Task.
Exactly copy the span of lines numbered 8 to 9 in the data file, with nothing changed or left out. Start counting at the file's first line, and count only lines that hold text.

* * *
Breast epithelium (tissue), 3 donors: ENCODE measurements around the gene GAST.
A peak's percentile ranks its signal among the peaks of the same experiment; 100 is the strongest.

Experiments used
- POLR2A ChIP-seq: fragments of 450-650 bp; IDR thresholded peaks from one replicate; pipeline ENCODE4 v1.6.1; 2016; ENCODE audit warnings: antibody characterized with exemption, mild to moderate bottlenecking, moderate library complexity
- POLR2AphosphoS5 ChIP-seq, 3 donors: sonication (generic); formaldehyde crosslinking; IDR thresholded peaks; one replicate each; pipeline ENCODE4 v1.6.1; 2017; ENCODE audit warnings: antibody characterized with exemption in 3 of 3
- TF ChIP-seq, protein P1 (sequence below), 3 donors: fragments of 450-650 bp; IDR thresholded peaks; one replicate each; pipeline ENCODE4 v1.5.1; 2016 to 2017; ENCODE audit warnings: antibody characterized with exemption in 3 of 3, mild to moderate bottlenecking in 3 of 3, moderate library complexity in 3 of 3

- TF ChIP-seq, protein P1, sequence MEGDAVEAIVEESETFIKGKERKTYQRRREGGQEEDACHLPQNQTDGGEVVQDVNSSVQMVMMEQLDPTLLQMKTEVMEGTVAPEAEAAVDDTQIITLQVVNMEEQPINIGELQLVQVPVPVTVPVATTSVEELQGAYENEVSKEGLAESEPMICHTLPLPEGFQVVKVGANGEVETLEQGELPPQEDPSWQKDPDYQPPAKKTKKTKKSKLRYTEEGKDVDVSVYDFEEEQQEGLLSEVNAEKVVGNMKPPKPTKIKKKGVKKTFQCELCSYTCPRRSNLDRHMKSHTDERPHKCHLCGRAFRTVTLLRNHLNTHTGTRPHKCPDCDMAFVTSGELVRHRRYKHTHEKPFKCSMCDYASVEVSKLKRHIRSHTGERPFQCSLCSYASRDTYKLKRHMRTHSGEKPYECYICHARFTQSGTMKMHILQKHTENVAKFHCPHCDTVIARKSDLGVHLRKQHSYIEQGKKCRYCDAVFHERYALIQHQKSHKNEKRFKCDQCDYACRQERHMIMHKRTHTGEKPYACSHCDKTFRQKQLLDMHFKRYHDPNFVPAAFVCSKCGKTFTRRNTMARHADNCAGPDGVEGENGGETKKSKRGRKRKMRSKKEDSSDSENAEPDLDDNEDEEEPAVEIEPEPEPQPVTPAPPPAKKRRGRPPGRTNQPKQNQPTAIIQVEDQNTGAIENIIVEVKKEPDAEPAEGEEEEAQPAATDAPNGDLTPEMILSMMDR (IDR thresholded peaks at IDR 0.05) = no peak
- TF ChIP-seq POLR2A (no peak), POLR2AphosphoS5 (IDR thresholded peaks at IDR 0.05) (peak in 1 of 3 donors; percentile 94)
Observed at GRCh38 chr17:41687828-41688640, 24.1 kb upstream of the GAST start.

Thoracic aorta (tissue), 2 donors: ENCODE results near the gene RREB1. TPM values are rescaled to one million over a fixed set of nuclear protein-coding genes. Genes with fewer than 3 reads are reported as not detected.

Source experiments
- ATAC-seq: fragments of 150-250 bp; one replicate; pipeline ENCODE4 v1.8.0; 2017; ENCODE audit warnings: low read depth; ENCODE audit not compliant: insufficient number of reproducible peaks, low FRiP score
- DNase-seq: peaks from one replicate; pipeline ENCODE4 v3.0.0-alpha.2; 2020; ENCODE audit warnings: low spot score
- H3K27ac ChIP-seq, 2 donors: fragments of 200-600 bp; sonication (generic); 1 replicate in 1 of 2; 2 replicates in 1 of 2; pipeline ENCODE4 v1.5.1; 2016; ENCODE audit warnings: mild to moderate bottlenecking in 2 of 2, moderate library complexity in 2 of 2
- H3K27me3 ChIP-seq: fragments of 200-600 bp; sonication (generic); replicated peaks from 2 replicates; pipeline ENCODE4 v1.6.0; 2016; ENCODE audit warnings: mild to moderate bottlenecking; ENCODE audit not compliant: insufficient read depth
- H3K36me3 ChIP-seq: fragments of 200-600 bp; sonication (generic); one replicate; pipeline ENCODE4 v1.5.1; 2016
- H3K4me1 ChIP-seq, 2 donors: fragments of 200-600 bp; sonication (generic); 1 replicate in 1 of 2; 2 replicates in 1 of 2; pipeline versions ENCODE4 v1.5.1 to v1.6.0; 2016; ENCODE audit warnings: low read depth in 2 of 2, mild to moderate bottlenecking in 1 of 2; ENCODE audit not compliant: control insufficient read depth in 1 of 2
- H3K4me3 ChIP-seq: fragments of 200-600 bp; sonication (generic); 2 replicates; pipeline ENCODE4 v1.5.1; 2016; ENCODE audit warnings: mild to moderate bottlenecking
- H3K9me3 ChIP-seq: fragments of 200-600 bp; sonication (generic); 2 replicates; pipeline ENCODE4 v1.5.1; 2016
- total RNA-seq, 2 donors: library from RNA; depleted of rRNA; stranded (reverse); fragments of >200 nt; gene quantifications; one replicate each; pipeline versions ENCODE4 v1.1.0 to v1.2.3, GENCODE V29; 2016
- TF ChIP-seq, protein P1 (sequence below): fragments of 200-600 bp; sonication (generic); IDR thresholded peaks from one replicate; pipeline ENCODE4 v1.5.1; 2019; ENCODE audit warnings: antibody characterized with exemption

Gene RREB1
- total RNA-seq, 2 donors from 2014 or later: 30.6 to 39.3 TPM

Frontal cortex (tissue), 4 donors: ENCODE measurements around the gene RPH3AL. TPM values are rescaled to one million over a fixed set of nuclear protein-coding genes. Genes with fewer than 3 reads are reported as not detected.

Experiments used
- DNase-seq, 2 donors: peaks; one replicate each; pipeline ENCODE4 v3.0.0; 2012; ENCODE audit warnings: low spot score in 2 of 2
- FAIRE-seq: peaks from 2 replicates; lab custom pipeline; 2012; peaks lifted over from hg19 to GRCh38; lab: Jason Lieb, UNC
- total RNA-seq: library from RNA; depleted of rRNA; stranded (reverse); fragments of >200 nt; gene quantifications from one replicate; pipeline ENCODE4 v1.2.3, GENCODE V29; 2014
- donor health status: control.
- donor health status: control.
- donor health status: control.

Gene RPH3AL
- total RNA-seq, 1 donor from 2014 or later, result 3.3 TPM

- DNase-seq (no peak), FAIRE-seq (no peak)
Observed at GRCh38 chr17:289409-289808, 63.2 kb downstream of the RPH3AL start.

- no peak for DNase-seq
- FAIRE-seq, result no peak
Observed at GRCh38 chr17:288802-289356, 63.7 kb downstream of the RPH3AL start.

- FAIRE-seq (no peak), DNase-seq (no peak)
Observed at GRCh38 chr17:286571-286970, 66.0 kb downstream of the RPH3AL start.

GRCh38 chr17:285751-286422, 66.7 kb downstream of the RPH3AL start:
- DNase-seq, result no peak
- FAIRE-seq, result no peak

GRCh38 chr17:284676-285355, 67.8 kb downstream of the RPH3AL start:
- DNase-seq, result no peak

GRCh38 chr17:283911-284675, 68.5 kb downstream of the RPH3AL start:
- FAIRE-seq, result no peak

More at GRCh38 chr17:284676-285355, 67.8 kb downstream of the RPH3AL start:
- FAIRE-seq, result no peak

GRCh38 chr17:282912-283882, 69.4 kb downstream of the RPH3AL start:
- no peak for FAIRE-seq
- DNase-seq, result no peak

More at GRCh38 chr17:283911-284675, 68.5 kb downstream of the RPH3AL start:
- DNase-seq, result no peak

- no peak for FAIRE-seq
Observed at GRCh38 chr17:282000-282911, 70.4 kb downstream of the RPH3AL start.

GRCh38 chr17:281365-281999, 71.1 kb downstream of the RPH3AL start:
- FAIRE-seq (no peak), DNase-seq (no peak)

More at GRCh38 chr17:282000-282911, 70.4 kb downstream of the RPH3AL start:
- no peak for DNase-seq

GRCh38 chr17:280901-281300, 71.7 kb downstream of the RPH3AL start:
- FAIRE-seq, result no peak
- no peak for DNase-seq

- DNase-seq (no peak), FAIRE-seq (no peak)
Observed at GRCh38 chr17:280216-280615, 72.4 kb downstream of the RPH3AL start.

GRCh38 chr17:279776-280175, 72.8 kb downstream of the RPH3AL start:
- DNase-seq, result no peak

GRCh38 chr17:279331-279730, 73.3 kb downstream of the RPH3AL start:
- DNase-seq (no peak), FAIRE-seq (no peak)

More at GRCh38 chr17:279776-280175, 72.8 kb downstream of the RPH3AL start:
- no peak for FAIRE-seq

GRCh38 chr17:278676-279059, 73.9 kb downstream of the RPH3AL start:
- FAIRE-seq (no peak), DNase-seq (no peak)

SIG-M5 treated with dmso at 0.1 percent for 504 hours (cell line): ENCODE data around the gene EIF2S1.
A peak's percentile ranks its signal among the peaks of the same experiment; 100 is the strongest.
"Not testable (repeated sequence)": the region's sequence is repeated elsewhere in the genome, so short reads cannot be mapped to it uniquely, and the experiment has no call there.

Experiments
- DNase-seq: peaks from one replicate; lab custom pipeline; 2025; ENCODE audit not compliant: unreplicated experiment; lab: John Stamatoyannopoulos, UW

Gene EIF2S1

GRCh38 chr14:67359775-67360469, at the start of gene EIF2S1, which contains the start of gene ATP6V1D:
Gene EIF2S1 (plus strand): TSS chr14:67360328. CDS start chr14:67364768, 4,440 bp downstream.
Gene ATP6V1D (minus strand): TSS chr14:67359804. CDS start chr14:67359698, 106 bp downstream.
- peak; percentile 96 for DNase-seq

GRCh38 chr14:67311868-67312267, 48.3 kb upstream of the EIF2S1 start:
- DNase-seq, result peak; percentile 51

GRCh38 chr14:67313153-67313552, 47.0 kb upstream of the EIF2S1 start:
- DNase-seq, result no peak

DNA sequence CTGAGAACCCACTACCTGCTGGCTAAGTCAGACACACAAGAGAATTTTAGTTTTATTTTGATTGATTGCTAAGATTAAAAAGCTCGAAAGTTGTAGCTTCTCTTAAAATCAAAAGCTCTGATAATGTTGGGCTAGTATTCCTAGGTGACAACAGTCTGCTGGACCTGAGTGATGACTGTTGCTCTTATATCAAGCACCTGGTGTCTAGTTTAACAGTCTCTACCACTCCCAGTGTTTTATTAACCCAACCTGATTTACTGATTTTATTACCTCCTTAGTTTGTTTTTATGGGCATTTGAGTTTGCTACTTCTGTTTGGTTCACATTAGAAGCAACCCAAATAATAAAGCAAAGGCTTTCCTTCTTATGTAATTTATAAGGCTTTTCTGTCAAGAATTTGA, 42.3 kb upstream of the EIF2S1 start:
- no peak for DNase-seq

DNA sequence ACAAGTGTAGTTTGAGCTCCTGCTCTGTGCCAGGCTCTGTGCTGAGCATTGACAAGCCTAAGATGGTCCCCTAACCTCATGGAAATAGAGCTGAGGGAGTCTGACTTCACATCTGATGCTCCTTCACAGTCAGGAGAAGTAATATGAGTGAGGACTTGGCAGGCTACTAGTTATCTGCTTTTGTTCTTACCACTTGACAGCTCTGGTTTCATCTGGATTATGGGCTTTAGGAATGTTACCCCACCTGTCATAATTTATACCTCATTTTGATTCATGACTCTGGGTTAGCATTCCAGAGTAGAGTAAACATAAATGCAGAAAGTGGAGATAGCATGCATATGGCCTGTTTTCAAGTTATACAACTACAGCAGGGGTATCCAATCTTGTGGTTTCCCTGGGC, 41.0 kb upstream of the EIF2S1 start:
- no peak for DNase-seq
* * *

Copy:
- TF ChIP-seq POLR2A (no peak), POLR2AphosphoS5 (IDR thresholded peaks at IDR 0.05) (peak in 1 of 3 donors; percentile 94)
Observed at GRCh38 chr17:41687828-41688640, 24.1 kb upstream of the GAST start.